Other GPU makers rolled out significant price hikes shortly after Asus. Most EVGA graphics cards went up by around $70. Zotac silently raised prices by $100 to $300 freaking dollars depending on the model. The new government policies continue to wreak havoc on GPU costs to this day.
“Right now, there are tariffs on the pricing of the product,” Herkelman said when asked about the Radeon RX 6700 XT’s seemingly high $479 price. “We have to make sure we are adhering to the legal standards we’re required to. There are mitigations we’ve put in place to make sure we can consistently hit that $479 on AMD.com. It’s all reflected in our business model of getting those products to $479 on AMD.com.”
Another huge factor of expensive graphics cards is the global chip shortage which comes from the world’s demand for semiconductor chips. These are what run the graphics cards and any product that requires these integrated circuits. In modern times this affects nearly any electronics technology. They all will be sharing the same fabrication capacity and so any effect on those will affect all the industries.
There are multiple causes to why the output of the factories was reduced, and the first one is as mentioned the pandemic. Not all exempt from lockdown meant a stop in production and eventual depletion of their inventories. Another factor is the disruption at some of the fabs. With the main producer for GPUs, TSMC experiencing a lack of material with Taiwan experiencing the worst drought in 2021. Causing a lack of ultra-pure water it requires to produce the parts.
Don’t count on Nvidia’s mining cards to bail us out of this abysmal situation. We can hope, but the outlook isn’t exactly great. Expect GPU prices to stay high, and perhaps even continue to rise.
It seems like Ethereum 2.0’s release will likely be the bigger impetus for lower GPU prices, as there will likely be a mass surge of second-hand mining cards on eBay and other second-hand marketplaces in the months prior to Ethereum’s proof-of-stake debut.
A massive increase in the supply of used graphics cards should cause a sharp drop in price, should this happen. It’s too seen to tell at the moment, but at least there’s a glimmer of hope on the horizon.
Where there is profit to be made, you’ll find people taking advantage of the situation. One of the GPU hoarders are the scalpers, these are resellers of hot commodities making a profit on very wanted items. They are managing to buy the cards at close to MSRP and then resell them to consumers for a much higher inflated price and netting the difference.
At the release of this generation of graphics cards even with a lot of hardware enthusiasts wanting to buy a new card, scalpers had an ace in their sleeves. With the use of bots, they were able to snatch up the GPUs from under people’s noses, much quicker than a human can and in much larger quantities.
Bots are automatic scripts that will scan through websites selling GPUs and purchase them with stored info. They can do this without the limitation of having to click through everything and on a much larger scale, with hundreds being able to run at a time. This quickly consumes the inventory of retailers and leaves none for people and end up being sold on third-party websites for a much higher price.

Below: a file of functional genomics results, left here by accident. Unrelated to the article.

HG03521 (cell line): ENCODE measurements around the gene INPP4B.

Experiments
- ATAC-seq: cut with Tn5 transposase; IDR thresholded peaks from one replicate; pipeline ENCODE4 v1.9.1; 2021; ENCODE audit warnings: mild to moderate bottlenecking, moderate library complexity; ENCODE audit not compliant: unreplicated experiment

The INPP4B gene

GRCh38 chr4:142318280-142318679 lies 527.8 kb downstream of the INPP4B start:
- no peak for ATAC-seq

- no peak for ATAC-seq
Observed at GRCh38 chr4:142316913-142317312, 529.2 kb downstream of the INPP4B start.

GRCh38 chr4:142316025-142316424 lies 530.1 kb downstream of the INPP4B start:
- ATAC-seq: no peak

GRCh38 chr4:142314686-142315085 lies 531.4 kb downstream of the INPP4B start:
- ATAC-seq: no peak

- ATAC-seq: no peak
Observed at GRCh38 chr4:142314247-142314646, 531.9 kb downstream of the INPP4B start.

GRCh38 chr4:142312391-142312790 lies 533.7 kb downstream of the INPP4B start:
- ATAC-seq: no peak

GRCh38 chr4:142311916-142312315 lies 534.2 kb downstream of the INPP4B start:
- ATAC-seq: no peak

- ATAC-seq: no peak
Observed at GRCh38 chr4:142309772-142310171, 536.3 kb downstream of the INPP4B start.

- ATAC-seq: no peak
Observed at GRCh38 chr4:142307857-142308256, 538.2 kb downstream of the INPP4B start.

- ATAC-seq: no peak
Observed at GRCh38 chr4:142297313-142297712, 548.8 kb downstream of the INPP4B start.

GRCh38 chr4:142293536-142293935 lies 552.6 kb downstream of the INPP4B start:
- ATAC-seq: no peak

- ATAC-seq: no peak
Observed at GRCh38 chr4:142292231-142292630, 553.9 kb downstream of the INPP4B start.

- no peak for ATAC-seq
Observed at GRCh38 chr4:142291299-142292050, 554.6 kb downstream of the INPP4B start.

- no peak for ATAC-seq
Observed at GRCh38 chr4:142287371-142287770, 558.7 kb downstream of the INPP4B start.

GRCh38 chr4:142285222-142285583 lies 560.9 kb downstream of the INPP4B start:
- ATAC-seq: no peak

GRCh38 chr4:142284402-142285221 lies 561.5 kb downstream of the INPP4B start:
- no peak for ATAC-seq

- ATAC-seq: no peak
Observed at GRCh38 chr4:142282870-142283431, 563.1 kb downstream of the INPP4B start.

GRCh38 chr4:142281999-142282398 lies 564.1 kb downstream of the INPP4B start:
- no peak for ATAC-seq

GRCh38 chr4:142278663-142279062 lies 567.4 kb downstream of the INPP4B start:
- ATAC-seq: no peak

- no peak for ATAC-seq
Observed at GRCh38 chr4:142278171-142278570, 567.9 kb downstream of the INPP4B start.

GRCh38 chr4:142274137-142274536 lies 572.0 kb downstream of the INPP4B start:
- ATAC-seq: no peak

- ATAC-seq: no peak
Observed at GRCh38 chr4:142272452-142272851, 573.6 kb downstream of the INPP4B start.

3. International shipping slows
Supply and demand aren’t the only factors affected by the pandemic. International shipping between Asia and North America has been an absolute mess. It costs significantly more to get products into the United States now.
We spoke to several system integrators about their own difficulties acquiring PC parts right now, and they told us the following about shipping woes:
“As trade relations soured between China and the U.S., container ships that once hauled tons of goods in both directions now mostly come full, and then sit empty as exports have dried up, vendors said. Because shipping companies are reluctant to ship back empty containers unless someone pays, vendors face more surcharges and delays.
Even air freight has become an issue. While cargo planes are dedicated to shipping freight, most commercial passenger flights actually fill an estimated 5 percent to 10 percent of their capacity below the passenger compartment with freight. With commercial air travel down almost 50 percent globally, it’s difficult to receive air freight in a timely manner. Although air freight charges have dropped from the peak they reached in May, they’ve been trending up for the last two months.”
If you want to dive deeper into the vagaries of international shipping during this crisis, the New York Times published an insightful article dubbed “‘I’ve Never Seen Anything Like This’: Chaos Strikes Global Shipping.” Gizmodo’s “The Pandemic Fueled a Boom in Empty Ghost Shipping Containers Traveling the High Seas” dives into another key aspect of why international shipping costs so much right now.
Bottom line though? The current cost of international shipping adds significant costs to most PC hardware right now, several graphics cards makers and system integrators have told PCWorld.
The reason GPUs are expensive is do to the chip shortage the original RRPs are much lower then second hand and resale prices